Marjane Satrapi: Drawn into a new life
Marjane Satrapi hasn't been back to her native Iran for ten years — ever since she started writing books.
It wouldn't be a good idea for her to return, she told Weekend Review from Paris, as people who have talked about the same things as her are not in the best positions. "They are in jail," she said.
Satrapi, 41, is the author of a number of graphic novels for which she both writes and creates illustrations.
Persepolis received critical acclaim in France and an animated film of the graphic novel was also produced, winning the Audience Choice Award for Fiction at the 2007 Middle East International Film Festival (MEIFF) in Abu Dhabi.
Story of growing up
The novel tells Satrapi's own story of growing up in Iran during the days of the revolution in the late 1970s and 1980s.
In 1979, the Shah was overthrown and Ayatollah Ruhollah Khomeini returned with strict enforcement of an Islamic state.
Persepolis is an ancient city in Iran's Fars province which was declared a World Heritage Site by Unesco in 1979.
The author was born in Rasht in north Iran, grew up in Tehran where she studied at the Lycée Francais, then left for Vienna and later studied Decorative Arts in Strasbourg, France.
Satrapi has also written Embroideries, which introduces the reader to the private sexual lives of Iranian women.
Since 1997, she has been living in Paris, where Persepolis was born. Her graphic novel won several comic book awards: Prix Alph'art Coup de Coeur at Angoulême, Prix du Lion in Belgium, Prix Alph'art du Meilleur Scénario and the Prix France Info. However, Satrapi said, Persepolis is not an autobiographical work.
"You write those if you have a problem with your family and friends and you want to tell them in a way that you don't like them," she said.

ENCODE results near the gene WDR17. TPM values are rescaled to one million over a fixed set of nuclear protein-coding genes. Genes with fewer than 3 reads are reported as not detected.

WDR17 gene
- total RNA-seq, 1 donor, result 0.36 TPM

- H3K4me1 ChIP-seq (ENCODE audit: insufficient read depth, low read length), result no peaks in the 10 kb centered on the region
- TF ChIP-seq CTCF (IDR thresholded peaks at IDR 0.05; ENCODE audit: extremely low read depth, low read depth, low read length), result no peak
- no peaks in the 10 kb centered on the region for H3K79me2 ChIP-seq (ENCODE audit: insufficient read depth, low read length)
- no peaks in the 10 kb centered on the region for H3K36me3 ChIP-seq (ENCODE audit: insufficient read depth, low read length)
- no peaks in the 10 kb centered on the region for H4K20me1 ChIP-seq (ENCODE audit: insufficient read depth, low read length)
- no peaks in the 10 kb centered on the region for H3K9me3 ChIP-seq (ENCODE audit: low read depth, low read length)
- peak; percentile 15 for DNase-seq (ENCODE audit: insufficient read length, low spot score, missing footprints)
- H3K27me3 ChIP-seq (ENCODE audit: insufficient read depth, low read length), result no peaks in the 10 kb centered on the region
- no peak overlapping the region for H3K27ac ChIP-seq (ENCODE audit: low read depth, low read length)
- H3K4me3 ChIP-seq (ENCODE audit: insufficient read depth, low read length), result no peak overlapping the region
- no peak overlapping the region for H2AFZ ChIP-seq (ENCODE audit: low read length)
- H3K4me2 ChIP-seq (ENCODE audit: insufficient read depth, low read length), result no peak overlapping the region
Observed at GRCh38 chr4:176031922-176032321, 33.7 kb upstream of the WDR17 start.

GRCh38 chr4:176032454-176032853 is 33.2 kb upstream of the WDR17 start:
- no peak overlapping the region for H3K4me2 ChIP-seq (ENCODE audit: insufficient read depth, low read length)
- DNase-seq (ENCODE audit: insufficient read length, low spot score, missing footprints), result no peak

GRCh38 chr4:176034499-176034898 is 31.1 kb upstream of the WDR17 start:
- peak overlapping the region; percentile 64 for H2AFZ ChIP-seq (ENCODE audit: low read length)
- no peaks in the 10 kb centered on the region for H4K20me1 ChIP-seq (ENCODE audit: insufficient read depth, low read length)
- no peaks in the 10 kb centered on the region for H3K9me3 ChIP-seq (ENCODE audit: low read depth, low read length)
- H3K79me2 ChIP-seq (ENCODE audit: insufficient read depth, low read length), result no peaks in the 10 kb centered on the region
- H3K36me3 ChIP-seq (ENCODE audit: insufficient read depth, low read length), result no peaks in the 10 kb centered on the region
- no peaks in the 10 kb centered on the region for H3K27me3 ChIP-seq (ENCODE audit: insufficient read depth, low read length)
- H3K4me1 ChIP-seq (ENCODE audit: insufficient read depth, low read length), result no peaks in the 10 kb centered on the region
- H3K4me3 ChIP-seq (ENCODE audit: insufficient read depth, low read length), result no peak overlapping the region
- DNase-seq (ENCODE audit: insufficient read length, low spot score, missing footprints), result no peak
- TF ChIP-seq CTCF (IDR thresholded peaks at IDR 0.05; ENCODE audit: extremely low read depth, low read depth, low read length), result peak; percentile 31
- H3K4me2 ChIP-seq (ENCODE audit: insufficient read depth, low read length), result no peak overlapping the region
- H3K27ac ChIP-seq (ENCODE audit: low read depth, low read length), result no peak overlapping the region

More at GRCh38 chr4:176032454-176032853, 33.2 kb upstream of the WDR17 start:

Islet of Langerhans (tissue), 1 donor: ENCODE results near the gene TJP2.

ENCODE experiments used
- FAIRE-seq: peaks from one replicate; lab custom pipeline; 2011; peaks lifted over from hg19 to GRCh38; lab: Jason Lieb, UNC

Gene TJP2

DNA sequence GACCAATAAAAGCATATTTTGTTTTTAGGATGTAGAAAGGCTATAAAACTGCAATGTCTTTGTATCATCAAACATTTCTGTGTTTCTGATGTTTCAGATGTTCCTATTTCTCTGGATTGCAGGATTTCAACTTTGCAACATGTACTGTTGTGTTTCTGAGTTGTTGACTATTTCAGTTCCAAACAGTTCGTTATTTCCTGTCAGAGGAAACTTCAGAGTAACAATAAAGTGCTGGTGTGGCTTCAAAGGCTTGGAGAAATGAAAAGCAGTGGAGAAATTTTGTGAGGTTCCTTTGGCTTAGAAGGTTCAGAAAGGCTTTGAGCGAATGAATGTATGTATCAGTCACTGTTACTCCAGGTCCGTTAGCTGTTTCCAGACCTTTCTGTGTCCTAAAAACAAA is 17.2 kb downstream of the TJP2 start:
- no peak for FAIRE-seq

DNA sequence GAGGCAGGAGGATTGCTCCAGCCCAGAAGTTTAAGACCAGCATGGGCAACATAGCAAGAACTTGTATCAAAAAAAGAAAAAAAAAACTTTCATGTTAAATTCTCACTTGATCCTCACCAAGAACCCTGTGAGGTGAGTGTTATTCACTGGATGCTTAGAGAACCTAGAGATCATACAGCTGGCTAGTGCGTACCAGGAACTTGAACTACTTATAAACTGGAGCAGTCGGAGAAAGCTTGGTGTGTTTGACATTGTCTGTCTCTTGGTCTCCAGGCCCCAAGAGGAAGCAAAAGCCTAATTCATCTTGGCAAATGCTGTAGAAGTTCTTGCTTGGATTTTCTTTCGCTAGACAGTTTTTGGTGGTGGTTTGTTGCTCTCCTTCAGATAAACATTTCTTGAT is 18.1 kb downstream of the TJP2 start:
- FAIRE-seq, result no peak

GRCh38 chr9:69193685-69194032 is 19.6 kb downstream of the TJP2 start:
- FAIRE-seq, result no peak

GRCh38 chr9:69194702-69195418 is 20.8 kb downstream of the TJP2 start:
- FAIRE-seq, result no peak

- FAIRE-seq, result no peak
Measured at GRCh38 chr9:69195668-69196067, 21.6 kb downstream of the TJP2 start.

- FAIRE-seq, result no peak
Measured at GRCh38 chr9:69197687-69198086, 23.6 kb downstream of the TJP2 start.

Instead, Satrapi continued, it is a story of how an individual's life — the young character Marji's — changed completely from one day to the next. "It's more about an individual smashed by the state [which] pushes her to choose a way of sorting things out between all these events."
Satrapi said she has never pretended Persepolis was a historical, sociological or political document.
Rather "it's my point of view and the way I lived", she said. "It can't be objective as it is your point of view, so it can't be anything but subjective." However, Satrapi isn't bitter against the Iranian regime and she loves her country.
"It's just a question of geography, where you're born," she said, continuing that she lives where and with whom she wants and can live out her passions, "so I don't complain".
Support for human rights
She also speaks highly of Shirin Ebadi, the winner of the Nobel Peace Prize, who recently claimed she had her medal removed by the Iranian authorities — the first instance of such kind, which was denied by the Iranian government citing tax evasion.
"[You can't] not think that what she does is great — if someone thinks that, then she is stupid. There's no way you can say something against this," Satrapi said of the human rights activist.
"Is [human rights] a Western standard? It's not a Western standard. It's a standard for human beings. This has nothing to do with East or West, the standard of life. … Of course I love her," Satrapi said.
For Satrapi, whatever she doesn't tell with the story, she shows with drawings. That way, she doesn't have to choose between drawing and writing.
"I think with images," she said, "and since the genre [graphic novels] exists, I don't see why I have to choose between one or the other."
One big problem with drawing, she feels, is that it is often associated with childhood, which is one of the main problems that cartoonists face.
"We write with images — it's a question of showing," she said.
At present Satrapi is working on a new film project, for which she is working with a cinematographer. Shooting is due to commence in July.